For many years, Spanish multi-instrumentalist Luis Delgado has been researching the music of Medieval Muslim Spain. He has recorded and composed masterful works such as El Sueño De Al-Zaqqaq, El Hechizo De Babilonia and Tánger. Some of his work has been used in TV series and movies, including Ridley Scott’s Kingdom of Heaven. Delgado’s latest work, As-Sirr, is one of his finest.
To carry out his project, Luis Delgado studied documents found at one of Cairo’s oldest mosques. The papers contain poems from Spain’s Muslim era and Luis Delgado shows what the famed muwaxahas sound like. "The muwaxaha is a poetical form. Its name derives from the Arabic term wassaha, which in turn comes from wisah, which refers to a girdle or belt richly decorated with precious stones or inlays," says Delgado. "Even though it is poetry basically developed from Arabic and Hebrew, I have to note that the last verses called marqaz or jarcha are written in a romance language prior to current Spanish, distinct from Galician-Portuguese, Occitanian and the rest of the languages with Latin roots. Its uniqueness consists in the inclusion of Spanish words of the era, as well Arabic and Hebrew ones. The discovery of the Arabic muwaxahas with their jarchas in Romance was considered one of the most significant findings in the field of Philology in the 20th century."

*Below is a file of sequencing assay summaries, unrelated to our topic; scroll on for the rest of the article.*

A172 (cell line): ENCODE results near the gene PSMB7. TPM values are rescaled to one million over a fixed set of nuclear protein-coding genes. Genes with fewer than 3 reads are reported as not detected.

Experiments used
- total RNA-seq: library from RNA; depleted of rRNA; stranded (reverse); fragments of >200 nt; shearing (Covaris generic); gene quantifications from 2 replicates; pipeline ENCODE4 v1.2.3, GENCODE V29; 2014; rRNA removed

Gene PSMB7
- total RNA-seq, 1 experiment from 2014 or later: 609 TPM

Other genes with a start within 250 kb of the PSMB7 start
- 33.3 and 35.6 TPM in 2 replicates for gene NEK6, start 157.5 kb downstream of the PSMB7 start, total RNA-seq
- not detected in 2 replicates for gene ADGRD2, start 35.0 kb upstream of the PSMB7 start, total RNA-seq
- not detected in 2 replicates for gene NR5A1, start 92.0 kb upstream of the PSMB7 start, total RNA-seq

As-Sirr reintroduces the mesmerizing orchestral sounds Luis Delgado has used in the past. Delgado’s band includes Yammal Eddine ben Allal on violin; Javier Bergia on darbuka; Jaime Muñoz on clarinet, kaval and murtali; César Carazo on viola de brazo; Mohamed Serguini el Arabi on vocals; and Maria Luisa Garcia on vocals. Delgado himself plays a wide range of instruments that belong to the lute family: Califal oud, guimbri, and bandurria. He also uses samplers, keyboards and the mellotron, to enrich the acoustic sounds.
Buy the CD:
- In North America: As-Sirr